Here, again, I'm going to divide martial arts students into two groups. The first group is people who really need to use their skills in violent situations regularly. This might include prison guards, doormen, bodyguards, people whose jobs put them into fistfight situations at least some of the time. For this group, they need pretty effective techniques. In other words, even if they don't need the absolute best technique, they certainly can't afford to experiment too much or give too much away by trying things that might not work. For them it could literally be a matter of life or death (or at least injury vs. not injury).

But for the vast majority of martial arts practitioners, our art is purely impractical. Most of us will never get into a 'real' fistfight, ever. And most of us don't even spar in such a way that having less than optimal technique is likely to get us badly hurt. For most of us, doing technique the 'best' way is completely irrelevant in any practical sense. In fact, many of us train in such a way that we could easily go our whole lives doing something 'wrong' (in the second sense of wrong, as in less-than-most-effective) and never even know it.

I, personally, definitely fall into that last group. The debates I've been having are not between 'ways that will hurt you' and 'ways that are mechanically safe' - these debates are about which of 2 (or more) methods of executing a technique are best, while they're all 'good' enough to not cause the puncher injuries. So why do I bother, given that even if I train in a less - than - best way to punch or kick, it's almost definitely never going to affect my quality of life?

The simple answer is that I enjoy thinking about these things. I personally like to study different techniques, analyze their pros and cons, and engage in debate about which way of punching (or blocking or kicking or standing) is best. It's fun for me. I love to see a UFC fighter use a weird stance or show a weird way of punching, then analyze the advantages and disadvantages of that style. And I practice this - I'm currently obsessed with the notion of holding my lead hand low, near my waist, when sparring (someday I'll write an article about why I do this and what I like about it, but I'm still working on the details).

People train for different reasons. There are lots of people who like to train but have no real interest in thinking about training. Lots of people intensively study the history and background of their art; others simply don't. Lots of people care about self defense applications, others don't.

I'm not one to claim that EVERY practitioner of martial arts should spend time thinking about the best way to punch. If you're happy learning good punching technique from your instructor, and then diligently practicing that, that's great! Maybe your instructor is teaching the 'best' way. Even if she isn't, as long as the way you're learning isn't 'wrong' in the first sense (bad for the integrity of your bodily tissues), then have at it.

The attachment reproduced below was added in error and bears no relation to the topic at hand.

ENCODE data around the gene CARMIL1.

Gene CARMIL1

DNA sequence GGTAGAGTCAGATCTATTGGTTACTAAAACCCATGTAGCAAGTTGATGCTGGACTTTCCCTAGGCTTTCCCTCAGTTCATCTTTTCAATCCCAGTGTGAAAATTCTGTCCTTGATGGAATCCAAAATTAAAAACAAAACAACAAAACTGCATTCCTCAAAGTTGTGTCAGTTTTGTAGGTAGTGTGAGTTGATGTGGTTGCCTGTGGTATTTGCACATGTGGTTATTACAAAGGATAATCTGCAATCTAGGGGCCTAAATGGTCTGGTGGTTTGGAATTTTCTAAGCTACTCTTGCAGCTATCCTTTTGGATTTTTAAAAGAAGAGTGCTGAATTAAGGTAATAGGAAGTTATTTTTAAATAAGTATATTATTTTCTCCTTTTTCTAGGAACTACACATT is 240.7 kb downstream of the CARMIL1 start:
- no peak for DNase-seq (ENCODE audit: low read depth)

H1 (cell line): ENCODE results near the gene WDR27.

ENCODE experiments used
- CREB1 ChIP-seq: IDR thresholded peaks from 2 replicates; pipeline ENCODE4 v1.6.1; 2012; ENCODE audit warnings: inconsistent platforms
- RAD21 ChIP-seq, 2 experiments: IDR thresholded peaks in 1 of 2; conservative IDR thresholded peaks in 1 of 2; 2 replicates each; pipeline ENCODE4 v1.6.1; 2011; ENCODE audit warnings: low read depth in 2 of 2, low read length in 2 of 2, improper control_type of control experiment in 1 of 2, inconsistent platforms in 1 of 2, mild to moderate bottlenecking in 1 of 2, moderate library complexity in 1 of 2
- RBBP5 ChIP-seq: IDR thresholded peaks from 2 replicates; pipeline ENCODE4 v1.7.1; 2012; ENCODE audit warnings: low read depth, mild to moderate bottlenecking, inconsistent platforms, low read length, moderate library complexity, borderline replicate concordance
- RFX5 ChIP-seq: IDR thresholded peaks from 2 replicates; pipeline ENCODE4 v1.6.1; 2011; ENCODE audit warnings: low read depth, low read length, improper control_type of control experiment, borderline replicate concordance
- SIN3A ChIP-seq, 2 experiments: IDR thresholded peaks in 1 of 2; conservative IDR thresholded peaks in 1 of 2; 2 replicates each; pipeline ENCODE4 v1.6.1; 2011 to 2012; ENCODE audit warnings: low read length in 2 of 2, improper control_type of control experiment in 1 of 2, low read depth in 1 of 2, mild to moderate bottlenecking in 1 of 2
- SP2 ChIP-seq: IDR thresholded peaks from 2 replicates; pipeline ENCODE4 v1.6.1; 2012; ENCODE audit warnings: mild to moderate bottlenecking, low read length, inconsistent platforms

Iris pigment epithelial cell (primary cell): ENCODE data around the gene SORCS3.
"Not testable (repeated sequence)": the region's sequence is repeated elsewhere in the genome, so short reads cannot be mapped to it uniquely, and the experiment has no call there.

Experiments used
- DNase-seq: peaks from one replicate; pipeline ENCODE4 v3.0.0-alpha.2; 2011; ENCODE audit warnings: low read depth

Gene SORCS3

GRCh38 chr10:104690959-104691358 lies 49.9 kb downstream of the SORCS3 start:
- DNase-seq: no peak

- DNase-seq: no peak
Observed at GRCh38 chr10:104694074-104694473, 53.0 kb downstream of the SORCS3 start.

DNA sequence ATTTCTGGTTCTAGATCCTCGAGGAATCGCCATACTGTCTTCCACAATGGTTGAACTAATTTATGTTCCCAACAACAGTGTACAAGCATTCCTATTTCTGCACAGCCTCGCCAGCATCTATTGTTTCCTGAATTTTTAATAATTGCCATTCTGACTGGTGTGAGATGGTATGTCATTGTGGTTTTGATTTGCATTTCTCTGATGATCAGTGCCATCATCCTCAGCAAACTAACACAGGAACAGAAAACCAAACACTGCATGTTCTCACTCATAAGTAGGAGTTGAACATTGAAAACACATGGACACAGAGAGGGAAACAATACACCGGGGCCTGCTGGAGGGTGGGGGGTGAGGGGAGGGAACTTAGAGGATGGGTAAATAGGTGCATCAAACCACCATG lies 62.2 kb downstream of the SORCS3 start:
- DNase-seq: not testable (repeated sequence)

But if you're interested in discussing and debating best technique, if you get excited by the idea of doing mathematical analysis of how center of mass is affected by hand position in fighting stances, if you're that kind of student of the art, then by all means, participate! Challenge the conventional wisdom (respectfully and quietly, I mean - don't interrupt your teacher in the middle of class and suggest a better way to do something. That's just rude). Practice new things and see how they work out. Maybe you'll develop something great! And maybe you won't, but that's fine too. The joy is often in the journey.


Thursday, January 19, 2017

Ronda Rousey: Lessons in Loyalty

As I write this we're a few weeks away from Ronda Rousey's 48 second destruction at the hands of Amanda Nunes in her attempt to regain the UFC bantamweight title, a little over a year after losing that title to Holly Holm.

A few things are interesting about this sequence of events:
  • Rousey was an extremely dominant champion for quite a long time, to the point where most people watched her fights to see how quickly she'd finish her opponents, not whether or not she'd win.
  • Rousey trained under the same coach for the entirety of her MMA career.
  • Rousey, despite being a very good athlete and having years to do so, never really learned how to box (or at least never, either in open workouts or in actual matches, demonstrated that she had). She could punch well, but never seemed to learn to move her head, move laterally, or defend herself from strikes in any way.
  • It was well known that Rousey couldn't box - she got hit fairly often in the fights she had before Holm, and many analysts were pointing out her boxing deficiencies long before Holm exposed them.
  • Rousey's coach, Edmond Tarverdyan, is objectively awful. We can see this in a few ways: his corner advice during fights is meaningless and detrimental, in stark contrast to the corner advice we hear from more respected MMA coaches. None of the fighters working in his gym, and there are a few, have been successful other than Rousey, and Rousey's success was primarily due to her Judo skills, which she had developed elsewhere. We can also put at least some of the blame on Tarverdyan for Ronda's lack of progress in striking skills (again, she can punch well, it's the other skills involved that she still isn't executing at even an amateur boxer level).